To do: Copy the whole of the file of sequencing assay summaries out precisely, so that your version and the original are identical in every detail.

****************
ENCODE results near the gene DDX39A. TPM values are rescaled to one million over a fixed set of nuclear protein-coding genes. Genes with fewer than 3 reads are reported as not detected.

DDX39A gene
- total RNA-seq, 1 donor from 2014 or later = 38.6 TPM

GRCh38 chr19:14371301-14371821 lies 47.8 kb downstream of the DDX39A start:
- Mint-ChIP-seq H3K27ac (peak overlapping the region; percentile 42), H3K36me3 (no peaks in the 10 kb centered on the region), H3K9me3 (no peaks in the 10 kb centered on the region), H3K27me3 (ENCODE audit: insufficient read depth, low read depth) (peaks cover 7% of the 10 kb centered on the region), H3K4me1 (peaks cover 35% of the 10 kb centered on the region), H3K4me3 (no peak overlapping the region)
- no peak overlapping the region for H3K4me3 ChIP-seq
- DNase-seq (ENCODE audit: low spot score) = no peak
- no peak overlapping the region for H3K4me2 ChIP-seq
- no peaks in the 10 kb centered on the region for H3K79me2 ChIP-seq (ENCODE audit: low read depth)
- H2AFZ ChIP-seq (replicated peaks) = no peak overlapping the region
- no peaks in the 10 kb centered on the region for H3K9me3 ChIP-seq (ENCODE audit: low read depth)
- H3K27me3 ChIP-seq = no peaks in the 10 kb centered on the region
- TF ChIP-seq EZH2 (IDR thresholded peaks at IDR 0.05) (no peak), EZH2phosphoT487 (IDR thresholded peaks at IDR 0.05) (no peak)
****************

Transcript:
ENCODE results near the gene DDX39A. TPM values are rescaled to one million over a fixed set of nuclear protein-coding genes. Genes with fewer than 3 reads are reported as not detected.

DDX39A gene
- total RNA-seq, 1 donor from 2014 or later = 38.6 TPM

GRCh38 chr19:14371301-14371821 lies 47.8 kb downstream of the DDX39A start:
- Mint-ChIP-seq H3K27ac (peak overlapping the region; percentile 42), H3K36me3 (no peaks in the 10 kb centered on the region), H3K9me3 (no peaks in the 10 kb centered on the region), H3K27me3 (ENCODE audit: insufficient read depth, low read depth) (peaks cover 7% of the 10 kb centered on the region), H3K4me1 (peaks cover 35% of the 10 kb centered on the region), H3K4me3 (no peak overlapping the region)
- no peak overlapping the region for H3K4me3 ChIP-seq
- DNase-seq (ENCODE audit: low spot score) = no peak
- no peak overlapping the region for H3K4me2 ChIP-seq
- no peaks in the 10 kb centered on the region for H3K79me2 ChIP-seq (ENCODE audit: low read depth)
- H2AFZ ChIP-seq (replicated peaks) = no peak overlapping the region
- no peaks in the 10 kb centered on the region for H3K9me3 ChIP-seq (ENCODE audit: low read depth)
- H3K27me3 ChIP-seq = no peaks in the 10 kb centered on the region
- TF ChIP-seq EZH2 (IDR thresholded peaks at IDR 0.05) (no peak), EZH2phosphoT487 (IDR thresholded peaks at IDR 0.05) (no peak)